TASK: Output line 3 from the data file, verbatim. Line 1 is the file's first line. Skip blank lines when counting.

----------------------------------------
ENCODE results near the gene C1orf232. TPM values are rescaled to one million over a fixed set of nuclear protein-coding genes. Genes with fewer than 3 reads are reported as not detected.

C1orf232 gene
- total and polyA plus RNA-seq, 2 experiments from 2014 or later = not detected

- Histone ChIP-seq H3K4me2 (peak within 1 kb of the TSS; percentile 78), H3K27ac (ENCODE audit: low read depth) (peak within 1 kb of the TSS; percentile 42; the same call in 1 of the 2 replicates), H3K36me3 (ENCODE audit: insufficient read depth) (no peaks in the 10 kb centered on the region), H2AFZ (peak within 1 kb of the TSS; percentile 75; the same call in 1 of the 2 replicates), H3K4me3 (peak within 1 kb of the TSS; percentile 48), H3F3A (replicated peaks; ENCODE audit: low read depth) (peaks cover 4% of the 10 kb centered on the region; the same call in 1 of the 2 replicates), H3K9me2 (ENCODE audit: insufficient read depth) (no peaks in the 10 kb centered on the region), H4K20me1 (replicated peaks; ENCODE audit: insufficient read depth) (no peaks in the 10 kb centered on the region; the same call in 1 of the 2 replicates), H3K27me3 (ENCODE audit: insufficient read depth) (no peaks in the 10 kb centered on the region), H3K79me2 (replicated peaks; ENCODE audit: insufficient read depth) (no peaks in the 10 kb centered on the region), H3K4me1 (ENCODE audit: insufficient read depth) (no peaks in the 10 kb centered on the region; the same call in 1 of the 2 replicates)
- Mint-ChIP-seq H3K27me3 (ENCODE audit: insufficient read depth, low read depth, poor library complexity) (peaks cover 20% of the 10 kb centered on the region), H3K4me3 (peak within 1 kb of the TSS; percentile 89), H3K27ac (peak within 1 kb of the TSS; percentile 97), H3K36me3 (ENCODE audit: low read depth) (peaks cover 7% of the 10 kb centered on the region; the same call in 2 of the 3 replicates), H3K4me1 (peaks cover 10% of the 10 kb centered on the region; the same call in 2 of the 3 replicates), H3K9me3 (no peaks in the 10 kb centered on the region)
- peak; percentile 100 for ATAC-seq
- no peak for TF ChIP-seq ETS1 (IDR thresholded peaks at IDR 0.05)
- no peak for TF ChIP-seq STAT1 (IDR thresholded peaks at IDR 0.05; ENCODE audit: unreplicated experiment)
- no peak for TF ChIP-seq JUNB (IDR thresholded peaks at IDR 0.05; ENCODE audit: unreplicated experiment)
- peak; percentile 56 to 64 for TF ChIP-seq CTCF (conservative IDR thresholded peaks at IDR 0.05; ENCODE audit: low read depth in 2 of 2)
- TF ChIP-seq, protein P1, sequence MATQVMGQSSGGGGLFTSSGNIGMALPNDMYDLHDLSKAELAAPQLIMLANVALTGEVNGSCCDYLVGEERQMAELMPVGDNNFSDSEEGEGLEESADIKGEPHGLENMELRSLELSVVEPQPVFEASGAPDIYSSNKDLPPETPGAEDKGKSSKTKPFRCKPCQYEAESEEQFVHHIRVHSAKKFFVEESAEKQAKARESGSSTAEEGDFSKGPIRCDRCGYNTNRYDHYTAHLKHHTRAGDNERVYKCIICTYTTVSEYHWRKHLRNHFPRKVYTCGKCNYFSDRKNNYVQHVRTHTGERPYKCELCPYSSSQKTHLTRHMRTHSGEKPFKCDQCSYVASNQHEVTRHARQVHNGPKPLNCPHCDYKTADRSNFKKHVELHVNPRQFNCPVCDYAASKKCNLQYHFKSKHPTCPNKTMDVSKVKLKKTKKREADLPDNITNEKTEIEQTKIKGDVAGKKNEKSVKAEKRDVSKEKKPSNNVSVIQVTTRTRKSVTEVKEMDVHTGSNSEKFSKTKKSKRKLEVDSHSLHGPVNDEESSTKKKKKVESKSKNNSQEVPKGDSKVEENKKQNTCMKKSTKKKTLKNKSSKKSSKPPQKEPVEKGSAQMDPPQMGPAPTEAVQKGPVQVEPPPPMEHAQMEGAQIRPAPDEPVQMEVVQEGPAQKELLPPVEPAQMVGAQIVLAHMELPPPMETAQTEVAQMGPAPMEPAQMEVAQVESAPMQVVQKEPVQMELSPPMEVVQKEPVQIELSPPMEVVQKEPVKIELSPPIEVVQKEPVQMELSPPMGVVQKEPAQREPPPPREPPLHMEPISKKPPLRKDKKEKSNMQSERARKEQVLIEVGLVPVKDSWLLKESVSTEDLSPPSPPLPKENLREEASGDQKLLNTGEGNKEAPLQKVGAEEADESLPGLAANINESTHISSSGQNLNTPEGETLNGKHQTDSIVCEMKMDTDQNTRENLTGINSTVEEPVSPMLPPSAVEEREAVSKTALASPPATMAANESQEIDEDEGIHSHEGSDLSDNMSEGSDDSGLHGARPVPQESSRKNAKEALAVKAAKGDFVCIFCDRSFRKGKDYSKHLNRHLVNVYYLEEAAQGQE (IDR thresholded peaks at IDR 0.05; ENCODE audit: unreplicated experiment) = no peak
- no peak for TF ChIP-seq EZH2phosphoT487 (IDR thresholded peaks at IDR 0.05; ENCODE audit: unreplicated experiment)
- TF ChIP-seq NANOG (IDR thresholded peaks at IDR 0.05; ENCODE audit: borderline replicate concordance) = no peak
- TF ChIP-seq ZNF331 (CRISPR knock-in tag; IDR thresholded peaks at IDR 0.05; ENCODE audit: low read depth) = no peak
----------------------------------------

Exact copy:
- total and polyA plus RNA-seq, 2 experiments from 2014 or later = not detected